Any tweaking thereafter is merely some congressman either trying to score brownie points (like mortgage interest deductions) or trying to gain favor with some lobby.

        The people of the U.S. supported taxing income because they were told only the top 1% of income earners would ever be
        • Re: (Score:3, Insightful)

          by TheRaven64 (641858)
          Your comment comes with certain assumptions about the nature of tax. I don't intend to debate these (although, no doubt, others will be quite happy to), but you should be aware that others do not view taxes in the same way you do. Taxes are typically implemented as the government skimming some percentage from certain flows of money (e.g. from employer to employee, buyer to seller, and so on). By adjusting what is taxed, you can create incentives causing people to favour certain flows over others (e.g. sa
    • Re: (Score:3, Insightful)

      by ceejayoz (567949)

      Most lobbyists are working for companies who want tax laws changed in their favor.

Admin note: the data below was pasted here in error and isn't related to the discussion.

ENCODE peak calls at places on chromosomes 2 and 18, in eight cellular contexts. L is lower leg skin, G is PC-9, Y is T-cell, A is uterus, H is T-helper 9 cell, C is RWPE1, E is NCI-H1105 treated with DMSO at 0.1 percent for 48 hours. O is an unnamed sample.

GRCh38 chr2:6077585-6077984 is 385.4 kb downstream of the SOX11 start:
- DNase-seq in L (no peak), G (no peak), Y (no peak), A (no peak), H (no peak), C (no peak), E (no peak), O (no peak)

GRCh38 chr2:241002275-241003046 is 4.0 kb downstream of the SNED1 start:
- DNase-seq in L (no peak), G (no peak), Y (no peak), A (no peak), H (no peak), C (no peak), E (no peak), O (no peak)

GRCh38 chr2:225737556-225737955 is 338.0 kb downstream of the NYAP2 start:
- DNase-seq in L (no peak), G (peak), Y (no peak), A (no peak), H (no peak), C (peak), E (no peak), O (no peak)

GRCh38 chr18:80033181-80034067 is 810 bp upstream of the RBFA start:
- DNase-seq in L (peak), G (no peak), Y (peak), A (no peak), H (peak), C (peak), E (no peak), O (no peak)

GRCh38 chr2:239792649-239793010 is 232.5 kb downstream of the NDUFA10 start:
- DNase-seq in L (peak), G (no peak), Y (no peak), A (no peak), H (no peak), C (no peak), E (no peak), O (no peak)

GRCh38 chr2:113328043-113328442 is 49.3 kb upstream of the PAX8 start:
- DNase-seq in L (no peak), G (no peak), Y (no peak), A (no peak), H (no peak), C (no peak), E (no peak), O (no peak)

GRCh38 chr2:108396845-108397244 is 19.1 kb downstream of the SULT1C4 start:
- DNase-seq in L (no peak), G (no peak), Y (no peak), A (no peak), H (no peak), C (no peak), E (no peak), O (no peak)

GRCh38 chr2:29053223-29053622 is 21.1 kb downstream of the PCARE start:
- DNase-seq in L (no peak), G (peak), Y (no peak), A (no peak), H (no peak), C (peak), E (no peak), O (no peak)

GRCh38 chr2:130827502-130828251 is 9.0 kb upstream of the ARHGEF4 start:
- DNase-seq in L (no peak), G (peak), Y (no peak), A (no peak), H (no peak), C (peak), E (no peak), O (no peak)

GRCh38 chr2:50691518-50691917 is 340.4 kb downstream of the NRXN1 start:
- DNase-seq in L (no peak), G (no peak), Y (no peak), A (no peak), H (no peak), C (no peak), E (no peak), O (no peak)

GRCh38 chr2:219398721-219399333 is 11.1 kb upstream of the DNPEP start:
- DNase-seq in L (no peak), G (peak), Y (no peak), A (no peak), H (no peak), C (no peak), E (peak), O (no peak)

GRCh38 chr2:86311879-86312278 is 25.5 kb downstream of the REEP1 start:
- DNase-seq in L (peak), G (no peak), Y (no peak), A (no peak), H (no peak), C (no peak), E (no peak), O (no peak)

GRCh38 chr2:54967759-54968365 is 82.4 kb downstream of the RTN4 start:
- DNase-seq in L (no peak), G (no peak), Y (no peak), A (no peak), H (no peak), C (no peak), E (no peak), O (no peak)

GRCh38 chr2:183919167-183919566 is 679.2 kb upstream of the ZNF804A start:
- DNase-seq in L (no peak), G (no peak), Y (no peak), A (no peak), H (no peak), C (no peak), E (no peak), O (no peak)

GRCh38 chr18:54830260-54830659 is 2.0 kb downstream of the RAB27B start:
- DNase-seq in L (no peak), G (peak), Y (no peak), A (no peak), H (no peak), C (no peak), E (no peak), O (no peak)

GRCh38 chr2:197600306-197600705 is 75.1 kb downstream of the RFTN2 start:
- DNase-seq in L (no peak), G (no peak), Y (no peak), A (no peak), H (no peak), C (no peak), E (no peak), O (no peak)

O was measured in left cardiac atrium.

And your solution is to implement the plan that favours the rich - generally, the heads of those companies? Heh.

      The FairTax is anything but.
      • by gfxguy (98788)
        If I could mathematically prove that someone living at or near the poverty level would have more spending power with the FairTax than under the current system, even if prices didn't drop, would you stop spreading that lie?
    • Re: (Score:3, Insightful)

      by NotQuiteReal (608241)
      (Cost of Government) / (Number of Citizens) = the fair tax per citizen.

      Anything else is unfair, but necessary simply because not everyone can afford their fair share.

      The tax code boils down to extracting unfair amounts of money from whomever can pay and the way that is done is by the politics of helping friends, punishing enemies and pandering to the voters.

      So, in the US, with a $3T budget and 300M citizens, if your family is not paying $10,000 a head in federal taxes you are not paying your fair shar